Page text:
Does Ultherapy Work on the Hands?
Doctor Answers 7
Ultherapy is not FDA cleared for use on the hands
If there is thin skin on the hands, it usually means that there is also thin fatty tissue underneath. Given that this is HIFU, the US energy will be attenutated and absorbed in the metacarpal bones ...
I don't recommend its use for the hands.
Ultherapy has not been promoted, nor cleared, for use on the hands
Even with the most superficial, 1.5mm deep transducer, the ultherapy's energy may be delivered too deeply for the hand. If you are trying to build up collagen, then Fraxel Restore is an excellent therapy for the tops of the hands. Several treatments would have to be done. Fillers such as Restylane, Radiesse and Fat injections have been used, off-label, to build up volume which is often needed in the aged hand to help hide the bulging veins.
Ultherapy is not FDA approved for the hands
Ultherapy is not FDA approved for the hands. But, like other areas of the body such as the knees or the thighs, Ultherapy can tighten and stimulate collagen in this area. I usually prefer to use Radiesse or Sculptra for the hands as these injections tend to thicken the skin and give a very consistent result.
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Ultherapy treatment for hands
I agree with posted comments that it is not currently recommended for treatment of the hands. Cosmetic options depend on what you want to achieve. Are there dark spots you want to remove? Are you concerned about the "wrinkled" look or the prominence of "veins" on the backs of your hands? The treatments recommended (Lasers, FotoFacial, fillers, bleaching agents, etc.) are determined based on what specific problems you are having. Please contact a board certified dermatologist or plastic surgeon for a consultation on what would be best for you. I hope this helps!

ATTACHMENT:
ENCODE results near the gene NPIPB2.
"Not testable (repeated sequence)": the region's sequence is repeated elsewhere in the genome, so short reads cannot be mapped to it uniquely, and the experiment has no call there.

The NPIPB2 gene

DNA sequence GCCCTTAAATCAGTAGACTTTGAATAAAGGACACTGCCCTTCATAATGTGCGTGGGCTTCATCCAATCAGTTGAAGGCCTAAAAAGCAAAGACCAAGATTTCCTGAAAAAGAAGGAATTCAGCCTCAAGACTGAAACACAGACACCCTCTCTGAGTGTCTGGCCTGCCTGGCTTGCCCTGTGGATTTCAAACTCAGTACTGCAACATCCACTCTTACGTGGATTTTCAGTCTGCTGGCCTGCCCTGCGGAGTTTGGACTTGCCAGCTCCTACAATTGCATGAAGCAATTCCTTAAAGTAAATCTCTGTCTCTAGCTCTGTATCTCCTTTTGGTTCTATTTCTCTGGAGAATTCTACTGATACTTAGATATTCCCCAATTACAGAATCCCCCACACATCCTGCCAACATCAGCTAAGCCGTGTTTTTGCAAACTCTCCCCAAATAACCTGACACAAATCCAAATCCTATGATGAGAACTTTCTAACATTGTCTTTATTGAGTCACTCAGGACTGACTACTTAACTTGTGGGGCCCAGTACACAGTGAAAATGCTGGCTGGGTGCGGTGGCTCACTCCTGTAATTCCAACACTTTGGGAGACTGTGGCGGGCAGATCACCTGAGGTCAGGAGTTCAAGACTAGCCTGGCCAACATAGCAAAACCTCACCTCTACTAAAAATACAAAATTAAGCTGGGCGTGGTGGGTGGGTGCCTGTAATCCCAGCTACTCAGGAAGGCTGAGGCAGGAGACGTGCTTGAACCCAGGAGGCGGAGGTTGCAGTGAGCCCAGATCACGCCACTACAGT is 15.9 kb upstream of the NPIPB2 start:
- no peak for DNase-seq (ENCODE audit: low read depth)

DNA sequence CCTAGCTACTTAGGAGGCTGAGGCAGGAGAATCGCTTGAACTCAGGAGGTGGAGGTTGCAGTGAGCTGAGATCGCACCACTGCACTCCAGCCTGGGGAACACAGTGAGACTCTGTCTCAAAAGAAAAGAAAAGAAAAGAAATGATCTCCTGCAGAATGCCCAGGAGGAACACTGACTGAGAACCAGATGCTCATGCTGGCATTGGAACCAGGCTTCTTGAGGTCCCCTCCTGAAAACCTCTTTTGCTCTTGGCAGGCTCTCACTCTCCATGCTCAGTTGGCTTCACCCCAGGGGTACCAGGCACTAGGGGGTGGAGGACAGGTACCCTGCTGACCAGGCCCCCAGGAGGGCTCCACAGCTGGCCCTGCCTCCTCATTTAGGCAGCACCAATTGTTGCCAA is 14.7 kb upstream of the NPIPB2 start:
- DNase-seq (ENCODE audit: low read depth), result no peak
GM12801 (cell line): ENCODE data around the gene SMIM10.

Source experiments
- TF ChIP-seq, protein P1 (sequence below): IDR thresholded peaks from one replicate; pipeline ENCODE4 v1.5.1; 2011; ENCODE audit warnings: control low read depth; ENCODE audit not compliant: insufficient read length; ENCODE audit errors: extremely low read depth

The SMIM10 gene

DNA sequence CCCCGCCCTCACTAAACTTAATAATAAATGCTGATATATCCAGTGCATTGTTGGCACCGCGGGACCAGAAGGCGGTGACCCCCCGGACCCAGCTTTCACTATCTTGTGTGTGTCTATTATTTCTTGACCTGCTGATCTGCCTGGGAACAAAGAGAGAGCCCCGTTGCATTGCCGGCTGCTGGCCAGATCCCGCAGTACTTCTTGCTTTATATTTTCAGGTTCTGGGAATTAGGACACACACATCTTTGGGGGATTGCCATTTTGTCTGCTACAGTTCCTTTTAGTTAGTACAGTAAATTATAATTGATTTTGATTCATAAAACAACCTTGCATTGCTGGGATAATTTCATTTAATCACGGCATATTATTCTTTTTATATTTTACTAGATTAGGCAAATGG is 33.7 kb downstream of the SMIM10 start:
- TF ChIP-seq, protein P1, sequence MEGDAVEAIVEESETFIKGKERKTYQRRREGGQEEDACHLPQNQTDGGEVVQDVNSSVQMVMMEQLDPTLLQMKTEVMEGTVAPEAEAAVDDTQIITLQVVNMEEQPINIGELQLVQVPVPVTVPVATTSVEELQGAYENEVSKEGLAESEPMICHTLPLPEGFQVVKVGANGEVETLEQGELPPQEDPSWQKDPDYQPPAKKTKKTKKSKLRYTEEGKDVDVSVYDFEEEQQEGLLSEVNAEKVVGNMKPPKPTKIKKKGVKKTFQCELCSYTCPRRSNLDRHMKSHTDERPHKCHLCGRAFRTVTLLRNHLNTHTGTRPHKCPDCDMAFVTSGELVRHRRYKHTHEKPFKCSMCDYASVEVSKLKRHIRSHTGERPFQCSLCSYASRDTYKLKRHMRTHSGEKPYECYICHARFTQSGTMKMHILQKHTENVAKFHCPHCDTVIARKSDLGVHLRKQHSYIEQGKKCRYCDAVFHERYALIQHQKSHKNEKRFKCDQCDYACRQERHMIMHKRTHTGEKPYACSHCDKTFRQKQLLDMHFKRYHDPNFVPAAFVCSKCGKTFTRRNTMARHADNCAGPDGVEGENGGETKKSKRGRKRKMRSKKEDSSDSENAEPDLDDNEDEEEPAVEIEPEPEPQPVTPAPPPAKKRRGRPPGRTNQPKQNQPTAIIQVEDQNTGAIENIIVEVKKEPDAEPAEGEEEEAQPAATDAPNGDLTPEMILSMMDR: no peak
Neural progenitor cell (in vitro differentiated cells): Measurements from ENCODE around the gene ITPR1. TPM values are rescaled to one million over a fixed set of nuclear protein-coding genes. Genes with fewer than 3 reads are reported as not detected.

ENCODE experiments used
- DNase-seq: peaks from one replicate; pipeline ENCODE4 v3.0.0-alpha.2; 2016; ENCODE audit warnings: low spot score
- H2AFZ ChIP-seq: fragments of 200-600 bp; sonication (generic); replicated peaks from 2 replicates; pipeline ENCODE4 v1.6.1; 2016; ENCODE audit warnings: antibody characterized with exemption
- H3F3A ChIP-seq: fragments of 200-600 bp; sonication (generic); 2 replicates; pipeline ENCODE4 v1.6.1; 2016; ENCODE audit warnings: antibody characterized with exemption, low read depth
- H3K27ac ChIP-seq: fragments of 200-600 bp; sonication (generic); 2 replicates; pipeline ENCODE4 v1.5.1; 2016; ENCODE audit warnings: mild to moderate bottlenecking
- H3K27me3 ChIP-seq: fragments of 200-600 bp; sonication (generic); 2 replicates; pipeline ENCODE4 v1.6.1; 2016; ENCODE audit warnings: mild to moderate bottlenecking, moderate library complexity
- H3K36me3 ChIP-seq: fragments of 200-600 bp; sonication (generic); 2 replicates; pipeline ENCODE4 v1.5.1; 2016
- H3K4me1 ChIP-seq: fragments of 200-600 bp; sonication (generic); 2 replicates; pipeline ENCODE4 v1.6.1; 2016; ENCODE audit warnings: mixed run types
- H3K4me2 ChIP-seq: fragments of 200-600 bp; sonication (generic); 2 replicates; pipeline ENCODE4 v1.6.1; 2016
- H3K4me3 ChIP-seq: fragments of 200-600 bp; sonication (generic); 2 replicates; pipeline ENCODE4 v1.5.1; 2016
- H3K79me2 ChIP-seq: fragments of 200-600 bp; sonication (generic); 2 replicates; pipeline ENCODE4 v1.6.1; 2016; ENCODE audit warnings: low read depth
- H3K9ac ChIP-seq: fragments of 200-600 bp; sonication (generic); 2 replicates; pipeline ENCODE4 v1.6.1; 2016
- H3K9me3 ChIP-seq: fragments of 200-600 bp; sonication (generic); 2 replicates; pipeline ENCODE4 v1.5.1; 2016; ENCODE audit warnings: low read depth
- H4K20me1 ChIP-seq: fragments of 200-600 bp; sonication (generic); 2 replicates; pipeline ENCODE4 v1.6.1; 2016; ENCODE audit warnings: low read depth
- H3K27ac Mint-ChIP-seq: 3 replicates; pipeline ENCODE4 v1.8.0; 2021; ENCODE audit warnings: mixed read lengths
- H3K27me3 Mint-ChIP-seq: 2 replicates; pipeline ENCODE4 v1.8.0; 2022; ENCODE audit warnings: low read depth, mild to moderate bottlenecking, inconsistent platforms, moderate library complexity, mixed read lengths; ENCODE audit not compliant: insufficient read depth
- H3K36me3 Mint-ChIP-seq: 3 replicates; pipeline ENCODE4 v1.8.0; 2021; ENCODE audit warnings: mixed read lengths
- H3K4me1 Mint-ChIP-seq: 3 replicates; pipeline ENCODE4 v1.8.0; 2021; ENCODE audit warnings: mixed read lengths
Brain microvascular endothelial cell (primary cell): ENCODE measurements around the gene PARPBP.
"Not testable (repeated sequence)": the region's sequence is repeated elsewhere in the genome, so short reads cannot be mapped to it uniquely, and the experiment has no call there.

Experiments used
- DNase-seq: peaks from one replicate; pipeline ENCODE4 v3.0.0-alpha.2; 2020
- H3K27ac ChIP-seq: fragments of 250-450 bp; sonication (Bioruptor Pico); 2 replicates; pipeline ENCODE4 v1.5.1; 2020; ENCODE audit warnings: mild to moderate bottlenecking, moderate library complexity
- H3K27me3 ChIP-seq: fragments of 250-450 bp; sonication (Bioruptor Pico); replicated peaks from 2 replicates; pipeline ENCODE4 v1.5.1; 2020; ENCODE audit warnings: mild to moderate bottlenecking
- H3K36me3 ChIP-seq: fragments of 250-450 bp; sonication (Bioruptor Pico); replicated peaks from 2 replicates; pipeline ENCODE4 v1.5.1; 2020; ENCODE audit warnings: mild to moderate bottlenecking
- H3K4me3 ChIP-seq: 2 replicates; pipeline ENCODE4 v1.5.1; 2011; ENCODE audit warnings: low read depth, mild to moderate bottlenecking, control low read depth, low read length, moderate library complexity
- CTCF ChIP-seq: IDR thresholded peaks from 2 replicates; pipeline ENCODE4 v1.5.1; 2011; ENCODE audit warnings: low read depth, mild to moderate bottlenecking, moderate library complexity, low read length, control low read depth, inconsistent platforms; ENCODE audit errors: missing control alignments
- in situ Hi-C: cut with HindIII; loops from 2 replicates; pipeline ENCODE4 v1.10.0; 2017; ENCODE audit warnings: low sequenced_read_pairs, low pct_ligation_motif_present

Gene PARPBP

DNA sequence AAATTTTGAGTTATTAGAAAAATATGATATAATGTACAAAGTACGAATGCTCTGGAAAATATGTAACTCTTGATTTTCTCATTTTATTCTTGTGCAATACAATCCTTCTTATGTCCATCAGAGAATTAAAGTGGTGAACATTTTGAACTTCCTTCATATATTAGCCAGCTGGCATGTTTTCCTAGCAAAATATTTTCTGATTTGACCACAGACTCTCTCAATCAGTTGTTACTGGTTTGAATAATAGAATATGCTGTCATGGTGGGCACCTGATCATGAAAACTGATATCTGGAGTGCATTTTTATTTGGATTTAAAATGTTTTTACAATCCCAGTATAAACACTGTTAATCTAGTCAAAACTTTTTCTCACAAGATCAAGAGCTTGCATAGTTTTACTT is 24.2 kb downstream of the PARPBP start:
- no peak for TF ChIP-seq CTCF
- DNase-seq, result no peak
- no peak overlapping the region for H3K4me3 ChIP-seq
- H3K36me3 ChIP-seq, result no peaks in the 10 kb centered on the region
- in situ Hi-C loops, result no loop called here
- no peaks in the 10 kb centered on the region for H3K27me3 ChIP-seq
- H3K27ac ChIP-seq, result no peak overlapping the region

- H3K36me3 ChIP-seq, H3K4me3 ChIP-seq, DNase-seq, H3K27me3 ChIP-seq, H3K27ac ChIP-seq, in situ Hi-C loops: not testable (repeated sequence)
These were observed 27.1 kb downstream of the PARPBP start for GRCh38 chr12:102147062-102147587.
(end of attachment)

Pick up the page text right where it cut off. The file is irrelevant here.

Ultherapy Not Approved For Hands
Ultherapy is FDA-approved. It is commonly used on areas of the face and neck to address sagging of the eyelids, brow, cheeks, chin and jawline. It can also improve marionette lines and folds and a downturned mouth. The whole face may be treated for an overall tighter, more toned appearance, or individual areas may be targeted. However, it is not currently safe to use on the hands.
Not currently approved for use on hands
Ultherapy is not currently approved for use on the hands. Theoretically it would provide adequate skin tightening but there are no studies to show proven results in this area. Also, it would be very difficult to make contact as this is a bony area, making a thorough treatment difficult to deliver. At this time, Photofacial IPL, fillers, and topical products will provide the best results on the hands.